Less than two months after Britain’s vote to leave the European Union cast a shadow over London’s future as a leading global fintech hub, there are signs the country’s reputation for innovation in financial services will survive.
Immediately after Brexit, there was confusion about leaving the EU and how it would affect Britain’s access to Europe, potentially damaging the country’s fintech status.
Access to the single market is, as yet, uncertain as the government has still to clarify the kind of agreement it will seek with the EU in talks that may take years.
Some businesses have considered leaving Britain, but a series of startups in fintech, which owes much of its success to the global financial crisis of 2008-09, when people lost faith in banks and other financial institutions and sought alternatives, are already showing signs of staying put, according to Reuters.
Although several firms have closed funding rounds since the referendum, citing investing in fintech as a risk following Brexit, others have spoken of their intention to stay in London.
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For example, InnoVentures, the Spanish bank’s London-based fintech venture capital fund, said last month it was doubling in size to $200 million.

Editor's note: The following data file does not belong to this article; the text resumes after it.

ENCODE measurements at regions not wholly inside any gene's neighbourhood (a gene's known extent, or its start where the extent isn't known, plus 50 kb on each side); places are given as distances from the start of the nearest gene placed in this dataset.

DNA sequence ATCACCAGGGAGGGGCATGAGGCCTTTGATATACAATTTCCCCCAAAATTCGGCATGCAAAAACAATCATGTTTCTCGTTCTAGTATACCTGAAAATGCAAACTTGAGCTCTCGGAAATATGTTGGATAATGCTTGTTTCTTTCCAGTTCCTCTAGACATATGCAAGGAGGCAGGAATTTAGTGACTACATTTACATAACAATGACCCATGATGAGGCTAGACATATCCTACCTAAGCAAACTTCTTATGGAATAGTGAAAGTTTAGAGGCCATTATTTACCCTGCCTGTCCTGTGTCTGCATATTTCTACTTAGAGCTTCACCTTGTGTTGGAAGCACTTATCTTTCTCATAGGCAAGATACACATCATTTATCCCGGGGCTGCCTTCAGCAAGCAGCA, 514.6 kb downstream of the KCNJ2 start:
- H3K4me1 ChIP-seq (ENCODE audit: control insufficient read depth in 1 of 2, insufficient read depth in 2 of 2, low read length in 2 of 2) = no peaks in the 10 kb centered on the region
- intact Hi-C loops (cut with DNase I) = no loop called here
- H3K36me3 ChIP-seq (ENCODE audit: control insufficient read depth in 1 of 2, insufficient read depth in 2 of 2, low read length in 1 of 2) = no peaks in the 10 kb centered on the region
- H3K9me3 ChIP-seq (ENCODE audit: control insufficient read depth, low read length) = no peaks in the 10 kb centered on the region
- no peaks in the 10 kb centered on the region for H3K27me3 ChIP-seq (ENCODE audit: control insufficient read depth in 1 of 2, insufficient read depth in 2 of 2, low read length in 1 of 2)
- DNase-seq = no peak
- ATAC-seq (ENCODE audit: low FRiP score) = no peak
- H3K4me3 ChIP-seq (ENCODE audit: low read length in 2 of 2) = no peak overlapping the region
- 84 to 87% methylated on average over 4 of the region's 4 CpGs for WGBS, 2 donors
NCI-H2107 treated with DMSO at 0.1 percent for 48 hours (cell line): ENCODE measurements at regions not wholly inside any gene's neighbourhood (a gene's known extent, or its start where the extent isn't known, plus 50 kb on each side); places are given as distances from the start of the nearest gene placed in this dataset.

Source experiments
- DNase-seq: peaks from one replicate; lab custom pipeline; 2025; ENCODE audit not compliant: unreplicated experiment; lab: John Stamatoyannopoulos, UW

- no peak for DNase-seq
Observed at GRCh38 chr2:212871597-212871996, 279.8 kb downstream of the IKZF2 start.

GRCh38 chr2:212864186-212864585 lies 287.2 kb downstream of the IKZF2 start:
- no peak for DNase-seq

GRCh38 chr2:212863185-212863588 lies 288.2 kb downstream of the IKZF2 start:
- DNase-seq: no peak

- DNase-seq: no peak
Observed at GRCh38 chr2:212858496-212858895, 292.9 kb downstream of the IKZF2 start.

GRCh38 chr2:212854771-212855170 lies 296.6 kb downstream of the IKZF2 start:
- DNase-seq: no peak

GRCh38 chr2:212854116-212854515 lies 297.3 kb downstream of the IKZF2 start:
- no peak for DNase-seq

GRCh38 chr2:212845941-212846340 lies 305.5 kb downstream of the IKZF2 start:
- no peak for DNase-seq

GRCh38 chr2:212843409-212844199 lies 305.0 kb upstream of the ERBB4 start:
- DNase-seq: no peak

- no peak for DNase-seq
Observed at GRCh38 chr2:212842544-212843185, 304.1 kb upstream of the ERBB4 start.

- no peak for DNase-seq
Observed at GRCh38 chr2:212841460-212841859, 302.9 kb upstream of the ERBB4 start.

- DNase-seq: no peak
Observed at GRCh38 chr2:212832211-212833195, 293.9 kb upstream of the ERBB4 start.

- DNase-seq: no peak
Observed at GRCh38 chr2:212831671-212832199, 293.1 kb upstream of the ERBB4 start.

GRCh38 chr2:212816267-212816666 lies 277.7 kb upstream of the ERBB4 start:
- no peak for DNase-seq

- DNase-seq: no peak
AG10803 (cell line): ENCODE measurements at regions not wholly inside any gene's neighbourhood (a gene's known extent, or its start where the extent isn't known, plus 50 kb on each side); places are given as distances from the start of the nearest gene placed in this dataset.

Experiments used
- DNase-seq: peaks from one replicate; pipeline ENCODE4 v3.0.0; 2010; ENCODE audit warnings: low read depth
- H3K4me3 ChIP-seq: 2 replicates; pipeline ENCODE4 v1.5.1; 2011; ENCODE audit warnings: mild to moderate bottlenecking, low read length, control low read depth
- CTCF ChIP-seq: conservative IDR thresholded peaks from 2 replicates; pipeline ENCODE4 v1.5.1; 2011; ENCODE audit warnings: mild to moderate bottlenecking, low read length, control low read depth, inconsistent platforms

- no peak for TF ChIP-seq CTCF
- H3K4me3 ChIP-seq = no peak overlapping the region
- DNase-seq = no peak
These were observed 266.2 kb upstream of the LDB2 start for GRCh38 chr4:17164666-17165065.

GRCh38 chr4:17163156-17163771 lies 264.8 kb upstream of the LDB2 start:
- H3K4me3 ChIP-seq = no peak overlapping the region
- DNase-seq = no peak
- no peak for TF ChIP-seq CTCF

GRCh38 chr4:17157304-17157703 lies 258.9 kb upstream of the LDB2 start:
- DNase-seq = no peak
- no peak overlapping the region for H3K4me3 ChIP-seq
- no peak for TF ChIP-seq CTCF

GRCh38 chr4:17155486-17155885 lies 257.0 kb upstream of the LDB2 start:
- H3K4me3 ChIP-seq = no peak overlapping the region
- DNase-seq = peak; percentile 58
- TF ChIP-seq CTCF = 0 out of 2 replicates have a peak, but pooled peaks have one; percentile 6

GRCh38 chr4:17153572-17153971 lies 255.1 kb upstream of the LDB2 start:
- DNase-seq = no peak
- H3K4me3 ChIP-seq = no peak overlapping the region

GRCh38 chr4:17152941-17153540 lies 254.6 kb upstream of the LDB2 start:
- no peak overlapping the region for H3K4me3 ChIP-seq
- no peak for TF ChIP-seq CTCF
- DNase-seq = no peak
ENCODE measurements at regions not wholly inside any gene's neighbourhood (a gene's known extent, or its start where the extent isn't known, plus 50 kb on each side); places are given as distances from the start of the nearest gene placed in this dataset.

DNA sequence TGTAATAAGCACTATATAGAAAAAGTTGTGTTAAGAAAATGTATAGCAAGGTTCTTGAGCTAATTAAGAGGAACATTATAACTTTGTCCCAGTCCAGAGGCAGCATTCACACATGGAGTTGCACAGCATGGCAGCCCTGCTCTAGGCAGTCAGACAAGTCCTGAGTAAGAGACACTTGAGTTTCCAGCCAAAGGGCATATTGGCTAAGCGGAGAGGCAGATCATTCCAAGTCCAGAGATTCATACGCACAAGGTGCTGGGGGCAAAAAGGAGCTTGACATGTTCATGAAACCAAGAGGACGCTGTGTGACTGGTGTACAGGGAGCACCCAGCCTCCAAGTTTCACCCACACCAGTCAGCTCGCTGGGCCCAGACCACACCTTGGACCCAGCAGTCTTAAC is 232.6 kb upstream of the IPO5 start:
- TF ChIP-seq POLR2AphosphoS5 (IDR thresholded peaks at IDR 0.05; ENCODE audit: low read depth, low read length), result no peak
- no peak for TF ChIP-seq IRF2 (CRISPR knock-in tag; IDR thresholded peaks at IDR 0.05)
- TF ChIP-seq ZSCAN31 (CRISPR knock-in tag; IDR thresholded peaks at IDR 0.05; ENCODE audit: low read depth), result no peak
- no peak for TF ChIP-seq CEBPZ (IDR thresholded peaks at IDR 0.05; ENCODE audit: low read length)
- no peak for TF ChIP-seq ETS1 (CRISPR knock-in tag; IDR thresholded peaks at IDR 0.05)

Mariano Belinky, a managing partner, said the idea of fintech firms leaving London in the aftermath of Brexit was “not reality”.
Lawrence Wintermeyer, CEO of fintech trade body Innovate Finance, agreed. “While people were in shock the day after, most fintechs are actually focused on the opportunity now”.
He said it would be difficult to know whether funding had slowed down for the next couple of quarters but that he had heard of pre-referendum funding agreements with break clauses added in the case of a Brexit vote.
UK Fintech Sector
Britain’s fintech sector is reported to have generated £6.6 billion in revenue last year, according to a report commissioned by the British government.
It ranks London as the number one global fintech hub, based on market size, investment, workforce, light-touch regulation and supportive government policy.
Although investment still lags behind the United States, where venture capital firms are more established, a key advantage of Britain is that, while the US tech and finance hubs, Silicon Valley and New York, are on opposite sides of the country, pretty much everything remains in London.